At this stage we must ask, though, whether or not the perceived benefits of quantitative easing outweigh the potential consequences of perpetuating US debt financing and favoring the banking system over the real economy. The apparent economic ineffectiveness and the shifting mood suggest QE will end or at least be ratcheted down substantially.
A decrease in the pace of money supply growth obviously is not a bullish scenario for gold considering its quantifiable, hard-money qualities. But even if policymakers accept the consensus view of ineffective QE, they're going to keep interest rates as low as they can for as long as they can.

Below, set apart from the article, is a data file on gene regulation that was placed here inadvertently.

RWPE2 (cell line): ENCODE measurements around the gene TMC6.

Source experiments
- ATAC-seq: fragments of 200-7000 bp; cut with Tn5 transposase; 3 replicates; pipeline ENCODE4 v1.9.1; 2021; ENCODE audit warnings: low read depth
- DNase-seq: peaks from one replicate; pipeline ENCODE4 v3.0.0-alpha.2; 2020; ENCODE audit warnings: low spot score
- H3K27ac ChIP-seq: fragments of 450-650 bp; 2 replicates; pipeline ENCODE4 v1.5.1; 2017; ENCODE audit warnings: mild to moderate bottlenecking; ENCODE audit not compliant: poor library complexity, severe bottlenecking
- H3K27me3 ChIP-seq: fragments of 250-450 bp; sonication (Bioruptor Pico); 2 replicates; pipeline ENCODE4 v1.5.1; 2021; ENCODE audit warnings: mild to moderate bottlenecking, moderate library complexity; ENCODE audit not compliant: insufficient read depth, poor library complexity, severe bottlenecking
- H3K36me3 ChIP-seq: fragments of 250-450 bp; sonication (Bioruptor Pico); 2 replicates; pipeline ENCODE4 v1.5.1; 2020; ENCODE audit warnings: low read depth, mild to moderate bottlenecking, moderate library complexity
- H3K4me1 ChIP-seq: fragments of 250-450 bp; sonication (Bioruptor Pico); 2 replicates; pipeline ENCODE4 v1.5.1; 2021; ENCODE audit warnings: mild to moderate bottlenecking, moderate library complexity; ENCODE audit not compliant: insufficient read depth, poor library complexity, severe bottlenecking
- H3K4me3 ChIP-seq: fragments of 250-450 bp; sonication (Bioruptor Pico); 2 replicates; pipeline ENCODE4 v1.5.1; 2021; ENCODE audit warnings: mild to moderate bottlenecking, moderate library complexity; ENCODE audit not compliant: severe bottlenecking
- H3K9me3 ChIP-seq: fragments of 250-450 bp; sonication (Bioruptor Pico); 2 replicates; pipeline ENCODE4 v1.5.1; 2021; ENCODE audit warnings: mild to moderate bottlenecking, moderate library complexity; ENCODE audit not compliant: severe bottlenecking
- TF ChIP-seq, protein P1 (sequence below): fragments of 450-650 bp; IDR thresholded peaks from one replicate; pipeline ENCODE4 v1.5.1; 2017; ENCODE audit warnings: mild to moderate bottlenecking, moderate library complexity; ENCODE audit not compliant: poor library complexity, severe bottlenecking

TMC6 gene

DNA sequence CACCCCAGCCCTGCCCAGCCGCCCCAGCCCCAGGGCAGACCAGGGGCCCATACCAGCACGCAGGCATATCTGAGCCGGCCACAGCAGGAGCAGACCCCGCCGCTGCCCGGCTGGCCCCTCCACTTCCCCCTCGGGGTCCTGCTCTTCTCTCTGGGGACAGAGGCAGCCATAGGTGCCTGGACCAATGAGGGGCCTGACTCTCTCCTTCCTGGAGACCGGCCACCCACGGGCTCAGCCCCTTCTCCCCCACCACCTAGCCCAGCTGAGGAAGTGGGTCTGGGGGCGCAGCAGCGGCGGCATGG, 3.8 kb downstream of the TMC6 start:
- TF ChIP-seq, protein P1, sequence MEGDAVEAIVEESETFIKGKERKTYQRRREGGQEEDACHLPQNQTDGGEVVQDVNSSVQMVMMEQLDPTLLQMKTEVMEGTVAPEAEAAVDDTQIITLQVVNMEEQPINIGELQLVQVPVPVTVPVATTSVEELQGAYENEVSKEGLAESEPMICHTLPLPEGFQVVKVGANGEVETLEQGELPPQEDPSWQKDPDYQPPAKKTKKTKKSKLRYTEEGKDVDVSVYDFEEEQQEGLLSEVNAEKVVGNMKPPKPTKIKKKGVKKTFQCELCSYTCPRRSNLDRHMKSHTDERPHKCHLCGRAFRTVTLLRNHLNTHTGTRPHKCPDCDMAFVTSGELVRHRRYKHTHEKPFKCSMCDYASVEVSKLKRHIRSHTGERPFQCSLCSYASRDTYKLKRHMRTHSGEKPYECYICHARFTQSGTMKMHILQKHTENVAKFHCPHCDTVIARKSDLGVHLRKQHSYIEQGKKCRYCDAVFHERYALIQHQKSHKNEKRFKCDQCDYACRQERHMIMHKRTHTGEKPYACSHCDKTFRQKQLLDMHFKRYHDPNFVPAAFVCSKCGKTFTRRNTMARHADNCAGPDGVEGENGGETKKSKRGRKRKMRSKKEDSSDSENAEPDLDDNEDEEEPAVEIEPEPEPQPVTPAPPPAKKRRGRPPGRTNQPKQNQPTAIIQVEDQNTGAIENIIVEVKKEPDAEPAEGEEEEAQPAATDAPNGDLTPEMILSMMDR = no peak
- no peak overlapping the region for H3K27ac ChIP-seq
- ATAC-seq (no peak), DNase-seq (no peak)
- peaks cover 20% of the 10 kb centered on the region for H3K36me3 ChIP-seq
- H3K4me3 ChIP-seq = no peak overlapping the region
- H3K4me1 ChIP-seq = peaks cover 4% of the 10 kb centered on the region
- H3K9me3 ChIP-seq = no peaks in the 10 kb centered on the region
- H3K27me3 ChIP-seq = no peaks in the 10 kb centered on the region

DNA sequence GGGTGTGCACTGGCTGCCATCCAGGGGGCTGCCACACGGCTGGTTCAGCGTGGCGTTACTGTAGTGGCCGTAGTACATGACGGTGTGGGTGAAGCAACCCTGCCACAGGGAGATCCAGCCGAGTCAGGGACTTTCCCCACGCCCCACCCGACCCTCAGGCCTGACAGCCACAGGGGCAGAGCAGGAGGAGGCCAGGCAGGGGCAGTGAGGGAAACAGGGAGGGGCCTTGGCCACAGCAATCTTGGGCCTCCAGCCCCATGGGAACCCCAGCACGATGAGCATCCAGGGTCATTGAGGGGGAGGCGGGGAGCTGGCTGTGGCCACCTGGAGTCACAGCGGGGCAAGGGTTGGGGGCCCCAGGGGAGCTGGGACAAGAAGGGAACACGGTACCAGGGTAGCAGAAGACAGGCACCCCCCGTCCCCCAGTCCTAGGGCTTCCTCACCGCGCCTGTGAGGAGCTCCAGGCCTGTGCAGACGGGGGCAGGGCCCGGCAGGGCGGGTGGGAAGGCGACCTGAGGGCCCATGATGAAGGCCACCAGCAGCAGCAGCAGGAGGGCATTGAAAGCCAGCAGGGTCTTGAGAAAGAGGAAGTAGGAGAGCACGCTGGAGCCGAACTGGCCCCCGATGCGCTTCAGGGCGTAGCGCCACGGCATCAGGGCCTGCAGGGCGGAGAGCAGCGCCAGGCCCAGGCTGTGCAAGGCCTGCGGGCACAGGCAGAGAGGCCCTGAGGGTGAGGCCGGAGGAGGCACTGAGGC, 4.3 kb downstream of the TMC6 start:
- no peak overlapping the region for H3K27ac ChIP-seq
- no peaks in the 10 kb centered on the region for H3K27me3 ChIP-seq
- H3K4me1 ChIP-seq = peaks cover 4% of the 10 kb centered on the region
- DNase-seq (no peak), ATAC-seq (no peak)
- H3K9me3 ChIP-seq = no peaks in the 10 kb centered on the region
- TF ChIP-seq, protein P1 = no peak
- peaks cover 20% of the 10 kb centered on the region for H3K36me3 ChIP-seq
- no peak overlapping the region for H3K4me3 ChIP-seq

The lessons are becoming clear in Europe where Greece and Spain (and soon Italy) are facing the two-headed monster of rising interest rates and slower growth. In other words: taking on more debt, while the cost of debt is rising and the means with which to pay down those debts is falling, is a losing proposition. Back to the US now where the Federal Reserve's primary goal is to keep interest rates low so America can afford paying its debt.
No new recommendations or adjustments at this time.